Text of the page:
18 November 2020
We're thrilled to team up Rhiane from Black Girls Hike who highlights some of Greater Manchester's best urban parks, part of #GMTreeMonth.
Rhiane Fatinikun, the founder of Black Girls Hike says; "I think it's important to get out and enjoy greenspaces as much as you can. Hiking doesn't always mean going to the countryside so I've done this project for City of Trees to document my seven favourite parks in Greater Manchester and encourage people to explore locally"
Check out Rhiane's picks below - and watch the video!
Arguably Manchester’s best park, and often pitched as the best in the North West, Heaton Park really has it all, there’s something for everyone.
There are playgrounds, woodlands, football pitches, bowling greens, an observatory, a golf course, it has a pets corner, a boating lake where you can hire pedalos, four cafes and a museum.
Covering over 600 acres, the grounds are home to an 18th Century Grade I listed house, Heaton Hall. There are several other properties in the grounds, including the orangery used as a function venue, and Dower House, home to Manchester and District Beekeepers association.
Getting there: Easily accessible by public transport, Bowker Vale and Heaton Park Metrolink stops are both within minutes’ walk of the park. Its also serviced by several bus routes, check www.tfgm.com/buses or https://www.traveline.info/ to plan your journey. There are also five pay and display carparks.
Home of Manchester’s annual Caribbean carnival, Alexandra Park has a real community feel. Its got tennis courts, play areas, a lake, cricket pitches, woodlands, a lovely café and lots of open space to recreate.
An underrated country park and Bolton’s largest nature reserve, Moses Gate has a lot to offer. It got a playground, a lake, nature and bike trails, woodland, the River Croal runs through it and the pathways around the lodges are accessible for all. The Kingfisher trail, a 14-mile route connecting Bury, Bolton and Salford also runs through the park, and you might even spot an elusive Kingfisher.
Getting there: Easily accessible by public transport, Moses Gate Railway station is just over the road.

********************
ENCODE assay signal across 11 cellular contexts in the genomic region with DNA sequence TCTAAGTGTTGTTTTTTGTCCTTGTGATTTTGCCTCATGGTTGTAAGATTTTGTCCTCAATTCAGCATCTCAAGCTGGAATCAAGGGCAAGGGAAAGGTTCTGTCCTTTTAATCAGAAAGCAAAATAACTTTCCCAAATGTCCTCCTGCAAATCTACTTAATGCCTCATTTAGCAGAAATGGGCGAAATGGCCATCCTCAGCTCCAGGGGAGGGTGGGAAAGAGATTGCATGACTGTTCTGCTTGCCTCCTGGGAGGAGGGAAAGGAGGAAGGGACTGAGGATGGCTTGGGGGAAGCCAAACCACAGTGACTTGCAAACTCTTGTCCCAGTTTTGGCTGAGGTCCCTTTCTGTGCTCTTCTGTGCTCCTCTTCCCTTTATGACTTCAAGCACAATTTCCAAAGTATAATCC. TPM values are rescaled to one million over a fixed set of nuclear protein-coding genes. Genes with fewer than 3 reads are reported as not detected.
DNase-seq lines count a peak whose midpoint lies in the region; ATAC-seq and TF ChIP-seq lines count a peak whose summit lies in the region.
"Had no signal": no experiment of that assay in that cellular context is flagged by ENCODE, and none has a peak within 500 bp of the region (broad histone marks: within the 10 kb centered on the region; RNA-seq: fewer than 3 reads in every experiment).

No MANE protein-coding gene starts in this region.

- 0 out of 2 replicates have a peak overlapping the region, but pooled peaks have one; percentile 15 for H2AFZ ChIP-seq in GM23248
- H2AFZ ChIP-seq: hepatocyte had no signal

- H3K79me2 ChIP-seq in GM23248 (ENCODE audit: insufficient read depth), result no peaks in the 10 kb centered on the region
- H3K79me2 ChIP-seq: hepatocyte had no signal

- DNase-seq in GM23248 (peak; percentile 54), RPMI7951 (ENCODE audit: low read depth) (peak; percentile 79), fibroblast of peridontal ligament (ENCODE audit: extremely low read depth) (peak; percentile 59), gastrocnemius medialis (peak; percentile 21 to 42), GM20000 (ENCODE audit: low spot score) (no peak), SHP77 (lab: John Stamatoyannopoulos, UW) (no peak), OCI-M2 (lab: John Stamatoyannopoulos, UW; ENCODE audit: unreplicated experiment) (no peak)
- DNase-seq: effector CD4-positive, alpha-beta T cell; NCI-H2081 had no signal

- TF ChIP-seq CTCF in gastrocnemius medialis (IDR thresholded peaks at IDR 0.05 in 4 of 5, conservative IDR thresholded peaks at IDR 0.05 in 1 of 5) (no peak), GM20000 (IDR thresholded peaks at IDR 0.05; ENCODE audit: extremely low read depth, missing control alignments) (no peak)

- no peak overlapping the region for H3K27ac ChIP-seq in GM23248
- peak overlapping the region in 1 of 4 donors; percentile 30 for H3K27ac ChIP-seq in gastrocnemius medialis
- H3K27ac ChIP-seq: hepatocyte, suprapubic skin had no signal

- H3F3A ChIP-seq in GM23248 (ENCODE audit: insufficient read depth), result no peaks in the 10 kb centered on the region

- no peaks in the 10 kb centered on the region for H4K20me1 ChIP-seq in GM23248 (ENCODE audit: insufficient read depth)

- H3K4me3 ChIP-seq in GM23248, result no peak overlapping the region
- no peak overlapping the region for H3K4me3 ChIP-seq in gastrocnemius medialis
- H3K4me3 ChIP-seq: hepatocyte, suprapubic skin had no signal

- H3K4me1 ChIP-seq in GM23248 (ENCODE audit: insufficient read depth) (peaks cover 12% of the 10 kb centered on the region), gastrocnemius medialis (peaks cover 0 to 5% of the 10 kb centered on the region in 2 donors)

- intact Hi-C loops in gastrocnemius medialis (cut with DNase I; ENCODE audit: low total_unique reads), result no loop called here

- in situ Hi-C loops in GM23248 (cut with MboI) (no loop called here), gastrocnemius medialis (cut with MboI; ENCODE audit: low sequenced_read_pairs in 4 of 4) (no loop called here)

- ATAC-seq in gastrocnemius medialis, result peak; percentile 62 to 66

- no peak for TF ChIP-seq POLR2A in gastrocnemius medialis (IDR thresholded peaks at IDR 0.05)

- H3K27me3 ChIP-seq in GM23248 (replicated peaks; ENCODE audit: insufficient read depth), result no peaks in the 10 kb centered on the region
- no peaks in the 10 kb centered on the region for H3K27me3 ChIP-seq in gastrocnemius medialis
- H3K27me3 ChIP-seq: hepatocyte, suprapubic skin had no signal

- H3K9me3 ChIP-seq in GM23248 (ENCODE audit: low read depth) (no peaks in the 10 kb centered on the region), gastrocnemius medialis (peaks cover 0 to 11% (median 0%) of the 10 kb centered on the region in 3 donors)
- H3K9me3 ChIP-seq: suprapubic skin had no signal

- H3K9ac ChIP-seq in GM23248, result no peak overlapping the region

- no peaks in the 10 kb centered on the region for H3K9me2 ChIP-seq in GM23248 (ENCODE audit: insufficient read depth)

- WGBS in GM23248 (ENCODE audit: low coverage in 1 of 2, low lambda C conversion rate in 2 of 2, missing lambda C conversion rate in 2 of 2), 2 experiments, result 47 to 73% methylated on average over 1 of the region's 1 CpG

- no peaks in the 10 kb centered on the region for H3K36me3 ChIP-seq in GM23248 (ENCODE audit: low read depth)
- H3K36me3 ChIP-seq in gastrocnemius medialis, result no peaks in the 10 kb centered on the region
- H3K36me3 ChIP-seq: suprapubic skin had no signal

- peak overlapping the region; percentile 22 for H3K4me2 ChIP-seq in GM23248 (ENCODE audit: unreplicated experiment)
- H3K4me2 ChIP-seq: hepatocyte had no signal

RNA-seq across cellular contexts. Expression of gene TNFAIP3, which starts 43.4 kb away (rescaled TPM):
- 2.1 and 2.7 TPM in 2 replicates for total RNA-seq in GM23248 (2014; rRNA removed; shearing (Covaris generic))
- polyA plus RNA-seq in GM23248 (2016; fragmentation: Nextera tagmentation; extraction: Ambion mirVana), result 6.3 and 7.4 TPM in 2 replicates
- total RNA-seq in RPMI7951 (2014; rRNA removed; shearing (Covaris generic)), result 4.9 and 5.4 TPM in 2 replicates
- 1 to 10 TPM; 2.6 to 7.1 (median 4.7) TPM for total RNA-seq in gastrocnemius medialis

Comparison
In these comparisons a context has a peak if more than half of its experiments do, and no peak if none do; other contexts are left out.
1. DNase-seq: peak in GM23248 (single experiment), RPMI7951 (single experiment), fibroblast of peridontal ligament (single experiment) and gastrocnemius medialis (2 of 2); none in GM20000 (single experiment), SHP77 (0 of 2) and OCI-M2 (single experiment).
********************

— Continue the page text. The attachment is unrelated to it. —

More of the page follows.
A delightful place to visit, you feel like you’ve stumbled upon a hidden gem. You can follow the nature trail, play tennis, explore the botanical gardens, the woodlands, or take a walk along the River Mersey which flows through. You can enjoy a warm drink in their tearoom and have a look out for the parakeets that are noticed quite often in Manchester’s parks.
Home to Platt Hall, Platt Fields Park offers something for all the family. Its got playgrounds, a boating lake, a community garden, various sports pitches and a café. It’s a lovely community space that’s well maintained.
Trafford’s largest park, Longford has plenty of green open spaces, a children’s playground, a lovely pet’s corner, a wildlife garden, tennis and basketball courts, an athletics stadium and a cafe. Its also home to Stretford Parkrun and is a hub for community activities and groups.
Getting there: Stretford Metrolink is a 10-minute walk away.
The only thing it doesn’t really have is a lake, but it makes up for it in so many other ways. The facilities at Wythenshawe Park are fantastic! Woodlands, cycle and running trails, tennis courts, bowling greens, horse riding stables, a community farm, three Grade II listed buildings, a community garden, plenty of open green space, mature trees and a lovely café. Its also a hub for community activities and clubs, you’ll be very pleasantly surprised, it’s a whole day out.